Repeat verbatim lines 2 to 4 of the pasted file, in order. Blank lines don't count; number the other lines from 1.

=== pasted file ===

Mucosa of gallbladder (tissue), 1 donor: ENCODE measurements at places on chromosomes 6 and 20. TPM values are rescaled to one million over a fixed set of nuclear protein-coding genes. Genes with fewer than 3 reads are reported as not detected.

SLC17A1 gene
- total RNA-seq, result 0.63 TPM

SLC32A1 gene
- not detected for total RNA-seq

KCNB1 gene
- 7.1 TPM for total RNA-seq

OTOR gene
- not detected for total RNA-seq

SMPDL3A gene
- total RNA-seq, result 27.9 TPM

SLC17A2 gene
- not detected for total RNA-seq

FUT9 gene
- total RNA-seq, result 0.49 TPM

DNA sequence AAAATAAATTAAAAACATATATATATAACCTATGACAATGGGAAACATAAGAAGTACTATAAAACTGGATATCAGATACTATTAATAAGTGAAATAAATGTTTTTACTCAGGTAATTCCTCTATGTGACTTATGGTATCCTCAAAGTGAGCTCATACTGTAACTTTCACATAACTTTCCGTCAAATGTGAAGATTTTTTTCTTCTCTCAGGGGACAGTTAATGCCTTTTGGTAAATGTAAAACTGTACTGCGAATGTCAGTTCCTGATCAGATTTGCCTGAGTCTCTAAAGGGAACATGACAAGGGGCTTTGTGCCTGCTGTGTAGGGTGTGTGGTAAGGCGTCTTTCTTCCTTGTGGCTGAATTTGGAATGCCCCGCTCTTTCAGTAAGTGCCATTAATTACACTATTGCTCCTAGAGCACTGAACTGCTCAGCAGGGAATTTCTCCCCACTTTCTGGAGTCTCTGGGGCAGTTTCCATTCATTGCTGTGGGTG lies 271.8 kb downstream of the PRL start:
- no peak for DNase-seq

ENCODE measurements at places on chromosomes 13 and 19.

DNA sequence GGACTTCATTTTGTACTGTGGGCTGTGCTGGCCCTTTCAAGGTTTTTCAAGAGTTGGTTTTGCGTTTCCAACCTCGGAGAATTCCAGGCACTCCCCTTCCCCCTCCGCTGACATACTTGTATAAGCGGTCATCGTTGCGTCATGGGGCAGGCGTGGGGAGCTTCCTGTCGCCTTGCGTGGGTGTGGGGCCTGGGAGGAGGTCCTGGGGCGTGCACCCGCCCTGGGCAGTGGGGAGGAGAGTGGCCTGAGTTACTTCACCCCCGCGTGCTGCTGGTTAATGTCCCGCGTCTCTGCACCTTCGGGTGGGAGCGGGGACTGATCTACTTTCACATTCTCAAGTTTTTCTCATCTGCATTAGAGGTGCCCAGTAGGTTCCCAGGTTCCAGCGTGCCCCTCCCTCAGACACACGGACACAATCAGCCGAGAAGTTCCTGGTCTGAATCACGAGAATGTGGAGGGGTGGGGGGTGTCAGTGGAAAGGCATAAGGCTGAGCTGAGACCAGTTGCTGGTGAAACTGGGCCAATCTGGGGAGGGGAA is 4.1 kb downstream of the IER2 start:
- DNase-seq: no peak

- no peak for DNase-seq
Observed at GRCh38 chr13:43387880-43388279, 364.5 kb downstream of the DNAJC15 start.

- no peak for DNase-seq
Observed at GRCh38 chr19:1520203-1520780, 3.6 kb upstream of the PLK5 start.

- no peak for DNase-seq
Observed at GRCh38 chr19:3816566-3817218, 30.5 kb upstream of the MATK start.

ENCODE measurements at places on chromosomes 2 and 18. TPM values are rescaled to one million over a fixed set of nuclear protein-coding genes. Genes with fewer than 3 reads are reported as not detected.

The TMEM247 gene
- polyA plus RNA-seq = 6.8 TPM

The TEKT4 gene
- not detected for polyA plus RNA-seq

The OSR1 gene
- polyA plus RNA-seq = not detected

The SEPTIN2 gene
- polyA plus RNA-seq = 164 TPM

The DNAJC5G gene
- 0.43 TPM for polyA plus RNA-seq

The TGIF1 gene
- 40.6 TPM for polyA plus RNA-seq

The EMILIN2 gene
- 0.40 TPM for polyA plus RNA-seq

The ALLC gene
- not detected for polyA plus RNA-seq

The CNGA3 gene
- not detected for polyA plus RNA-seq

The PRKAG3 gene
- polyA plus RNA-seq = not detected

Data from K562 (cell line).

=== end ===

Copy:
SLC17A1 gene
- total RNA-seq, result 0.63 TPM

SLC32A1 gene